So far, I have talked a lot about how Canada’s experience had a good deal in common with other countries. But we can also see some differences. So let me spend a few minutes comparing where we are on a few dimensions relative to some of our counterparts.4

Our current rate of inflation, while still too high, is the second lowest in the G7 advanced economies.5 Japan’s is lower, at 4%. And momentum in inflation, as measured by the rate of change in prices over the past three months, has also been close to the bottom of the G7. It’s also important to note that services price inflation in Canada has levelled off in recent months, while it has continued to rise in some other countries. These rankings could move around a little in the coming months, of course. But they’re all rankings where being near the bottom is a good thing.

Let me turn to economic performance: Canada has recorded the strongest growth in gross domestic product (GDP) in the G7 since the tightening cycle began early last year. And the International Monetary Fund expects Canada to have the strongest average GDP growth in the G7 over 2023 and 2024.6 That’s good news, but it underscores that our interest rate increases still need to work their way through the economy to ensure demand cools enough for supply to catch up.

Our employment growth has also been strong compared with most of the G7. We’ve had the second-strongest recovery in jobs and hours worked since the start of the pandemic. We’ve also had the fastest adult population growth, fuelled by immigration. And our labour force participation rate for women is at the top of the G7, helped by more affordable child care and flexible work arrangements. More supply of labour is a good thing because it usually means the economy can grow more with less inflationary pressure.

However, we continue to have one of the lowest rates of productivity growth in the G7. Productivity growth is a good thing for the economy because it allows businesses to pay for higher wages. If we continue to see the above-average wage growth that we’ve been seeing in Canada without stronger growth in productivity, it will be difficult to bring inflation all the way down to 2%.

Households in Canada are also some of the most indebted in the G7: our household debt-to-income ratio has been on a generally upward path for the past three decades. High debt typically makes an economy more sensitive to interest rate increases.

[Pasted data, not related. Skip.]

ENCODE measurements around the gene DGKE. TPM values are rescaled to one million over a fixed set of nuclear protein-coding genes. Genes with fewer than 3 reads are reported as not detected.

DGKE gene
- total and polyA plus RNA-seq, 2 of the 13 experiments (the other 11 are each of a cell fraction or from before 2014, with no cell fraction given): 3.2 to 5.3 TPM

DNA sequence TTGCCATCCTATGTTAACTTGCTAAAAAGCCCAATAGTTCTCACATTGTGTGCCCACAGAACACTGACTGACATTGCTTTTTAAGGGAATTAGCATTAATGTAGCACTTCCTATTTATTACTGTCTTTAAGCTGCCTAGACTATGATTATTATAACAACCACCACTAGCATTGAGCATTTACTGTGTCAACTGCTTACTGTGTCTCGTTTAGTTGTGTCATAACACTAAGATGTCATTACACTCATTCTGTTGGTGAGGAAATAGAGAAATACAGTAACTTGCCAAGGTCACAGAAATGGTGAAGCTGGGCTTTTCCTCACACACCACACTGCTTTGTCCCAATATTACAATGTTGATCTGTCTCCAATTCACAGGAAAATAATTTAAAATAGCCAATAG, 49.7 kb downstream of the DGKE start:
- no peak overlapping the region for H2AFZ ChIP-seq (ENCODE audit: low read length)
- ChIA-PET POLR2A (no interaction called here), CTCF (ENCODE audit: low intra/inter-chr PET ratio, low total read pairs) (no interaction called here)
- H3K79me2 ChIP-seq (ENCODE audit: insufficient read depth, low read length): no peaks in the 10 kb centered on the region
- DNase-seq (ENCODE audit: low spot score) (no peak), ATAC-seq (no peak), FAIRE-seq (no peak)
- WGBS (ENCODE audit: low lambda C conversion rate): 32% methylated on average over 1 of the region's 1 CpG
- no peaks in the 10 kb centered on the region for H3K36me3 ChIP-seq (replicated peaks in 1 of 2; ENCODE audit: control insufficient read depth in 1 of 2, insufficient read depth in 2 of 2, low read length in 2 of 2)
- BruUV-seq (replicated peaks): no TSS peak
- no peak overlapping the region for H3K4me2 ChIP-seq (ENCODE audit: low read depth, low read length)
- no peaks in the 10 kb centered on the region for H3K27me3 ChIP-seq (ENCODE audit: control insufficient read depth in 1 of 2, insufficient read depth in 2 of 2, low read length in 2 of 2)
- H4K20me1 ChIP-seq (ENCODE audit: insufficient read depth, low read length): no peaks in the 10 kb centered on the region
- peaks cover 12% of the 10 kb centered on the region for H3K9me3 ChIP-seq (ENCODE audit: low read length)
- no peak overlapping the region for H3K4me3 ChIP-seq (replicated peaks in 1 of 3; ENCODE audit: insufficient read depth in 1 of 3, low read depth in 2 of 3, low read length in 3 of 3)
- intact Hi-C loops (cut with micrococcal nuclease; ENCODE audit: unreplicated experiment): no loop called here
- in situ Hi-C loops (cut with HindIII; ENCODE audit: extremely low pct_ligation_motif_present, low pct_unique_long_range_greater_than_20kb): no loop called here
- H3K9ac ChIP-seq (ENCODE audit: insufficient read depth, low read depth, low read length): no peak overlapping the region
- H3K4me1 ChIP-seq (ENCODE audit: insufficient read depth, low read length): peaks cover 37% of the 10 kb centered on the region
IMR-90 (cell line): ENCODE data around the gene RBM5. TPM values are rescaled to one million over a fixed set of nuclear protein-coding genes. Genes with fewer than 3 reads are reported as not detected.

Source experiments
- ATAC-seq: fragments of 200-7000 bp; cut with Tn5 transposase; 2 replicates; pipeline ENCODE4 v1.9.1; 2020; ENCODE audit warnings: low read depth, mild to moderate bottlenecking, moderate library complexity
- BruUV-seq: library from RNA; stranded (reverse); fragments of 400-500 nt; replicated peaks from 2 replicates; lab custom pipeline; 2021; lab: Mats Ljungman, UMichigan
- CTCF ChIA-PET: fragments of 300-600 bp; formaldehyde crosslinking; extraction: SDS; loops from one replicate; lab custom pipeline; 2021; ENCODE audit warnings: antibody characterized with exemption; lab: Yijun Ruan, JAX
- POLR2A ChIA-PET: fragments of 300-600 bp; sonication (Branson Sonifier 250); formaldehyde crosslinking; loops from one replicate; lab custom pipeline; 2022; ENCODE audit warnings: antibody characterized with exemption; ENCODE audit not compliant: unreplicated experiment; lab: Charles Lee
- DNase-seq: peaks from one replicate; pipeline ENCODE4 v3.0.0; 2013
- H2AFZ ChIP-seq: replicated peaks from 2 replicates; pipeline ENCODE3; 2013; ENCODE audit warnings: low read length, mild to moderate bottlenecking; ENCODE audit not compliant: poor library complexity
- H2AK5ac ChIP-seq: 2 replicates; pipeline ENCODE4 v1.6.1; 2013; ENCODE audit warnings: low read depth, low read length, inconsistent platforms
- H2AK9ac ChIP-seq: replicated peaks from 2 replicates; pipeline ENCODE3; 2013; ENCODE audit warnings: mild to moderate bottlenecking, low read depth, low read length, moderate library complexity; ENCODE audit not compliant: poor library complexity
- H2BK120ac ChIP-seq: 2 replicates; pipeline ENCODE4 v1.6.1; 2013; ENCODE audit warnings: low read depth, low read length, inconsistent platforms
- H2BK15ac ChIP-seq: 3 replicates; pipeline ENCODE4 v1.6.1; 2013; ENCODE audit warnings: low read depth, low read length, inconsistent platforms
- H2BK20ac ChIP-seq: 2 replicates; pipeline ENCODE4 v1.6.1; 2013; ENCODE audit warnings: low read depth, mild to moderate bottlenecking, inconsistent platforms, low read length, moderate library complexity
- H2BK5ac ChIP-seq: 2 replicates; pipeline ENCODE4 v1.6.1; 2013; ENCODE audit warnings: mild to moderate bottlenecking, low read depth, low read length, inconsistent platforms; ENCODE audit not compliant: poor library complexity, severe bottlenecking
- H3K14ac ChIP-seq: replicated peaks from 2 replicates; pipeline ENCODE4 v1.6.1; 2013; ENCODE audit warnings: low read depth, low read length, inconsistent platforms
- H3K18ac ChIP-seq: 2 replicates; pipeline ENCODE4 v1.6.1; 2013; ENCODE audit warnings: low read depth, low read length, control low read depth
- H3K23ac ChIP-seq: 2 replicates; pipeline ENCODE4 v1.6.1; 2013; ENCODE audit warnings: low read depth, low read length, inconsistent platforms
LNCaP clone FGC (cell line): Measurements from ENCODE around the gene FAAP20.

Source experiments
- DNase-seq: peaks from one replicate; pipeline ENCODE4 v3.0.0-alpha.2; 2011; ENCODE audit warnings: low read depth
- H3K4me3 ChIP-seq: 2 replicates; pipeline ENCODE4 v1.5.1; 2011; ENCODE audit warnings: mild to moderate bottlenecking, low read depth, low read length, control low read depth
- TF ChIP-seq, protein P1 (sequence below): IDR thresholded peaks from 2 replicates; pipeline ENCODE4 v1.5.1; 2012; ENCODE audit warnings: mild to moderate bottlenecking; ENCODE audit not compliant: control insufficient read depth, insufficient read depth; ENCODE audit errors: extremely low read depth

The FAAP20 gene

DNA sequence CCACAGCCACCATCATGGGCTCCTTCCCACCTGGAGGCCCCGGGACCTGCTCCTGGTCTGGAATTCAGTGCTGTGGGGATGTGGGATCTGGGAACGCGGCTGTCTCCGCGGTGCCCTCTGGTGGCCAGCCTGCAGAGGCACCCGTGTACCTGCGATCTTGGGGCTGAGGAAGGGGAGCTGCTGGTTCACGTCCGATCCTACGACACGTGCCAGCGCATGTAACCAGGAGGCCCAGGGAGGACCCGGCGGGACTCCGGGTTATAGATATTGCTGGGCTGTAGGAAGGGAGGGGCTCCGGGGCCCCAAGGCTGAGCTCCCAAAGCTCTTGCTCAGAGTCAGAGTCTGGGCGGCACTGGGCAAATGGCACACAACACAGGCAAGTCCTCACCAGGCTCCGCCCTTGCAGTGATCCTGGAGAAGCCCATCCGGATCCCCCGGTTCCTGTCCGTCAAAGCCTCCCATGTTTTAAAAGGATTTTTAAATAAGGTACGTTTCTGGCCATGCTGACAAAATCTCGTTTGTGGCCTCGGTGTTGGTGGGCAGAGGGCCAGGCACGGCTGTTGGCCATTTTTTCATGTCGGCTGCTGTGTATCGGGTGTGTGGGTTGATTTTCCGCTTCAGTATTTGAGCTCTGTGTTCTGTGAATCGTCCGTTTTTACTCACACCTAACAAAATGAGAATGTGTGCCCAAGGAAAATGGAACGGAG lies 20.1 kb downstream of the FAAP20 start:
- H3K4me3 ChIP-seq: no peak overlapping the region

When it comes to monetary policy, Canada has had one of the most forceful tightening cycles. We were the second major central bank in the advanced economies to raise interest rates to fight inflation. And the total increase to our policy rate, 425 basis points, is second only to the US Federal Reserve’s 450 basis points. We were also the first to end quantitative easing. As well, since we began quantitative tightening, our balance sheet has contracted the fastest—by more than 20%—complementing the restrictive stance of our policy rate.

As global inflationary pressures continue to recede, each country will need to chart its own course to get back to price stability. Canada, like other countries, has unique circumstances that will affect the path of the economy and inflation. But that’s the advantage of an independent monetary policy: We can get back to our inflation target of 2% in a way that makes sense for us, just as other central banks are doing for them.7

Let me now turn to our decision yesterday and how these and other factors shaped the Governing Council’s thinking.

Our decision yesterday

As I just mentioned, we raised interest rates forcefully in response to high inflation.

And, after having front-loaded our policy tightening by doing a lot in less than a year, we said in January that we expected to pause and assess the impact of those moves.

Yesterday, we decided to leave the policy rate at its current level of 4.50%. We also continued our policy of quantitative tightening.

It’s a conditional pause, though. If economic developments unfold as we projected and inflation comes down as quickly as we forecast in the January Monetary Policy Report (MPR), then we shouldn’t need to raise rates further. But if evidence accumulates suggesting inflation may not decline in line with our forecast, we’re prepared to do more.

Looking at the data since January, Governing Council found a mixed picture. Overall, though, things are unfolding broadly in line with our outlook.

We’ll need to see more evidence to fully assess whether monetary policy is restrictive enough to return inflation to 2%. For now, let me unpack recent developments and share some insight into what we discussed and how we’ll be thinking about things going forward.